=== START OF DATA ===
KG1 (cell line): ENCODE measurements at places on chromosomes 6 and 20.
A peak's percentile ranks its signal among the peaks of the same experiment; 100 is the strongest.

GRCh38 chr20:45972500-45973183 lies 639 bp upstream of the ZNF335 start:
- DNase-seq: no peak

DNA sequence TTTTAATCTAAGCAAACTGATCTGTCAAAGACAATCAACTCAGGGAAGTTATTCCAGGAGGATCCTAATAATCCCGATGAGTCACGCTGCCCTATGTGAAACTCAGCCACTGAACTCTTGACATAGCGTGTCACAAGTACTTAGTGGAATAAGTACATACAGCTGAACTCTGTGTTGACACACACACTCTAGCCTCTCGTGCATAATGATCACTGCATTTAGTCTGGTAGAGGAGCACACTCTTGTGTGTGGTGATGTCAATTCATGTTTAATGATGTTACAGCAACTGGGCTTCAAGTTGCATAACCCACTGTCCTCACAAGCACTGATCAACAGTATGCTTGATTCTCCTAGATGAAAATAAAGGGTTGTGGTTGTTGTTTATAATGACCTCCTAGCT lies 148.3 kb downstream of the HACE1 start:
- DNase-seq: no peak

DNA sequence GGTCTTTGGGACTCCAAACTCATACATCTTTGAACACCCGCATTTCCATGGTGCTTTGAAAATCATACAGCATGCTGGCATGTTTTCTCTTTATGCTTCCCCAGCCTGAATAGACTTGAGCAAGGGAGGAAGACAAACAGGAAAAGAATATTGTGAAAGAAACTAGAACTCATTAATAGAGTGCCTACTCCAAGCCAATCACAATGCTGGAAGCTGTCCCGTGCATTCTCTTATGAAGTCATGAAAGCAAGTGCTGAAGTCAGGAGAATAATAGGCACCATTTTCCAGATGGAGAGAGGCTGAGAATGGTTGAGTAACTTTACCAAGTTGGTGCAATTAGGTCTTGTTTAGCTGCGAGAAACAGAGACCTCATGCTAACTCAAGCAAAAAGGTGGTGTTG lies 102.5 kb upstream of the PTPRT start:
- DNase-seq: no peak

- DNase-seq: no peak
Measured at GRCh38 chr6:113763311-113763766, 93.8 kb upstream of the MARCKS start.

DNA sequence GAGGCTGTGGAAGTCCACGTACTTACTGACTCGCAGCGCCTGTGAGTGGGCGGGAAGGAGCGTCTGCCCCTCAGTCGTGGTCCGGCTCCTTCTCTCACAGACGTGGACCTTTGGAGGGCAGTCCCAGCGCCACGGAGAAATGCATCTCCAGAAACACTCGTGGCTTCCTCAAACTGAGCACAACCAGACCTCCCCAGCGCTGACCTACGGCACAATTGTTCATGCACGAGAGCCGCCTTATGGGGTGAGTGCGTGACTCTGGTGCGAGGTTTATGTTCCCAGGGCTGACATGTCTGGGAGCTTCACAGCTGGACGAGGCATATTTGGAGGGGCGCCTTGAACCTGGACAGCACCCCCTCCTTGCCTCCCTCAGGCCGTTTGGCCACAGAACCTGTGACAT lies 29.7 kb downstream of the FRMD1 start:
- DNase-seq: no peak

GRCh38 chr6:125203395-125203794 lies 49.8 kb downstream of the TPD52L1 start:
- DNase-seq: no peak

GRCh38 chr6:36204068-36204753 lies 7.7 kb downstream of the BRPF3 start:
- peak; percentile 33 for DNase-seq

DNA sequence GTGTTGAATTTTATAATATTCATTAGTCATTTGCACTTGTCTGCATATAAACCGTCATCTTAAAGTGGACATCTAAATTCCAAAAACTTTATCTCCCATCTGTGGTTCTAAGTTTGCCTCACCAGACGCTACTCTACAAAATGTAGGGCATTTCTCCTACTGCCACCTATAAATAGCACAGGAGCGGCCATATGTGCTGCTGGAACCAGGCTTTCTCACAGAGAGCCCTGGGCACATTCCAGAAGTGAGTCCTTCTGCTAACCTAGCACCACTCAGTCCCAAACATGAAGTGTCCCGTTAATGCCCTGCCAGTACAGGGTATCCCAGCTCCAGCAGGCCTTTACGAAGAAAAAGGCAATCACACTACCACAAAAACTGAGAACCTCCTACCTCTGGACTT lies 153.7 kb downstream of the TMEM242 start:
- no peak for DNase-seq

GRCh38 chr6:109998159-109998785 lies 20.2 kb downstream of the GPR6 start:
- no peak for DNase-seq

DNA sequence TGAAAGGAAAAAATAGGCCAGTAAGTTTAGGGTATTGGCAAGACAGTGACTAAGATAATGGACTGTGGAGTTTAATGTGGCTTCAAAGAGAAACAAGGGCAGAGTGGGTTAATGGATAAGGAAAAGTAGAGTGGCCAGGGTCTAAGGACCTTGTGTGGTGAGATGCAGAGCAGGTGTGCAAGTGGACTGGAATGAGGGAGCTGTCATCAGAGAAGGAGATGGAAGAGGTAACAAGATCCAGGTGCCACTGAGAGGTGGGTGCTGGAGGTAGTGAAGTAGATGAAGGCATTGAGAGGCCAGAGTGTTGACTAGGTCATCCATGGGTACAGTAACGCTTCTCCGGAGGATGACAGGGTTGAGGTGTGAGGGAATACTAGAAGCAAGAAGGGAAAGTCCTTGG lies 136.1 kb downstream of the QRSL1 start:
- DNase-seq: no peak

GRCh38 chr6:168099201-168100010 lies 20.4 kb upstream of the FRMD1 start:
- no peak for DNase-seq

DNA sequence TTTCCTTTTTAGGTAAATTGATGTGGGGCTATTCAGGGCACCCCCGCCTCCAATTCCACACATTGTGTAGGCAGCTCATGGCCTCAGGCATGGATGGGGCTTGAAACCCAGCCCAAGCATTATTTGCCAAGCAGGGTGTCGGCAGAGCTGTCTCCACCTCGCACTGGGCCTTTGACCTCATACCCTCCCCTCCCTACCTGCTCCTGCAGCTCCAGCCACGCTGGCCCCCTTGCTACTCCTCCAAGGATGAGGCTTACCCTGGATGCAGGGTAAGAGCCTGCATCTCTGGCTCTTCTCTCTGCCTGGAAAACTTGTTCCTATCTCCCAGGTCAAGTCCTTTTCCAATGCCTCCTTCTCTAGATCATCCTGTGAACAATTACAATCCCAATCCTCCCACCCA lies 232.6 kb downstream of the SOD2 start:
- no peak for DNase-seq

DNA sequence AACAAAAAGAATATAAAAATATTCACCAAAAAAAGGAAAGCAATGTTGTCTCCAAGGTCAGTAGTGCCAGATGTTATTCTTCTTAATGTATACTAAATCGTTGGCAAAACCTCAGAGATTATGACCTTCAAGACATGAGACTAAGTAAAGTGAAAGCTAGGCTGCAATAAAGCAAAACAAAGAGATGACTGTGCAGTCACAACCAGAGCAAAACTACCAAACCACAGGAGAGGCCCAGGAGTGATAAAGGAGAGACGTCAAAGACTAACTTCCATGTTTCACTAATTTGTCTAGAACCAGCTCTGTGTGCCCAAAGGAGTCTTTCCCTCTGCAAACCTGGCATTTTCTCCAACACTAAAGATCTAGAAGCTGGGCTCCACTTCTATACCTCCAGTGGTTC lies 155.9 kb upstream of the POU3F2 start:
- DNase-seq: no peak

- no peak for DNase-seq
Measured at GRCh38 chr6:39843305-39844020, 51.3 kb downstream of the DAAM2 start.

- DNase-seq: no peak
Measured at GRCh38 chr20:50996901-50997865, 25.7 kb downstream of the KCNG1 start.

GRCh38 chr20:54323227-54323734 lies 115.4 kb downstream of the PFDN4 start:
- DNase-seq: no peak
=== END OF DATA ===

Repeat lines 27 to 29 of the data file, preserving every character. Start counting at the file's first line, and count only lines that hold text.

DNA sequence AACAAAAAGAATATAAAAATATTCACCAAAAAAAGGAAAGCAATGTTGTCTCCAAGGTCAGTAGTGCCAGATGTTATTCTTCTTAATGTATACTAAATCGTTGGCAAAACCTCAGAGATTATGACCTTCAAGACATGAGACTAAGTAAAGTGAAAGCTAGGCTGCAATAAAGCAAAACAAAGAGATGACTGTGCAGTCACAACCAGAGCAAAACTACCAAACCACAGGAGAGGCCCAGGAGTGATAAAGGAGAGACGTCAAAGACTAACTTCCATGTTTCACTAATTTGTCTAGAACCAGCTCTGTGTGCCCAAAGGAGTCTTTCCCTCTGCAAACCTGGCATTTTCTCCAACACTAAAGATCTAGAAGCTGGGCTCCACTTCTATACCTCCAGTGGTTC lies 155.9 kb upstream of the POU3F2 start:
- DNase-seq: no peak

- no peak for DNase-seq